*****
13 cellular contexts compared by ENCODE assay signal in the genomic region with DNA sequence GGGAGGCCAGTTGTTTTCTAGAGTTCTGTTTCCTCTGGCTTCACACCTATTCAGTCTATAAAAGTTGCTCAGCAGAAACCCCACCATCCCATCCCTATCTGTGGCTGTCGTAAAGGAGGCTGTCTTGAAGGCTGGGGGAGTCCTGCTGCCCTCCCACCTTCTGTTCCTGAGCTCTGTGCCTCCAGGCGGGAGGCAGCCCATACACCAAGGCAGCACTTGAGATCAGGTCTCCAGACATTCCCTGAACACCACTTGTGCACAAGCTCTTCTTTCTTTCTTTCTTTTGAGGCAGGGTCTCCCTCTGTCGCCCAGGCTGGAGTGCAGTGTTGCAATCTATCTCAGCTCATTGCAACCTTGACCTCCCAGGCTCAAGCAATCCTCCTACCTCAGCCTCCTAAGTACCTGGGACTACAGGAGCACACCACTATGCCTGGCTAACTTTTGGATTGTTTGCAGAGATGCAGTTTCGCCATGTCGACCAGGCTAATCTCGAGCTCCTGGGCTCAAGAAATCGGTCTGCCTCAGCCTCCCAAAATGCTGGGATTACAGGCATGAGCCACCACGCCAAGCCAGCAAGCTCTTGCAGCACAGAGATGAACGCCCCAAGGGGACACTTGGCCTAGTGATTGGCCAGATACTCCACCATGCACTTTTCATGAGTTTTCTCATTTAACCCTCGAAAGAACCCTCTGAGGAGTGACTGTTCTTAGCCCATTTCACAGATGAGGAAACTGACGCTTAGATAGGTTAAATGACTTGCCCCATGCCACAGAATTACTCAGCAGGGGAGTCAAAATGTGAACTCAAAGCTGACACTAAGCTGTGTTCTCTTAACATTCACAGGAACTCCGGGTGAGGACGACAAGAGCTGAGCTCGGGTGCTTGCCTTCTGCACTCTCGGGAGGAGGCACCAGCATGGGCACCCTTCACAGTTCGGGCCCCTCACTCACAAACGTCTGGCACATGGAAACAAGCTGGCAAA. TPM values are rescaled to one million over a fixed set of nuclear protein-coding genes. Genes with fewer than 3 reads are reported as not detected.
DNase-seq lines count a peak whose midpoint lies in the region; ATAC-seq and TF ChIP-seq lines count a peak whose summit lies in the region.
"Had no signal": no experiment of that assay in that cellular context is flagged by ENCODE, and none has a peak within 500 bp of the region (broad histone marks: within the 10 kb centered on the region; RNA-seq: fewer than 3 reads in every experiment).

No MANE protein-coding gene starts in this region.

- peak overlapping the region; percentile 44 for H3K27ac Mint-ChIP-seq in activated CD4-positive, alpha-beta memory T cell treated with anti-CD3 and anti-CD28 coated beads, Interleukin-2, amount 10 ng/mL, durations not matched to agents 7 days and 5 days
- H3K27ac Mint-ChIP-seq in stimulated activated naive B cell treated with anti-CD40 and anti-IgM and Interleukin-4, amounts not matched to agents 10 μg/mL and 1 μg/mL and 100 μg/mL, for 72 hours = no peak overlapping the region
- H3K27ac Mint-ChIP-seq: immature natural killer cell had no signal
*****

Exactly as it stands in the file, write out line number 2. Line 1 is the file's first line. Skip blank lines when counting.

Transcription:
DNase-seq lines count a peak whose midpoint lies in the region; ATAC-seq and TF ChIP-seq lines count a peak whose summit lies in the region.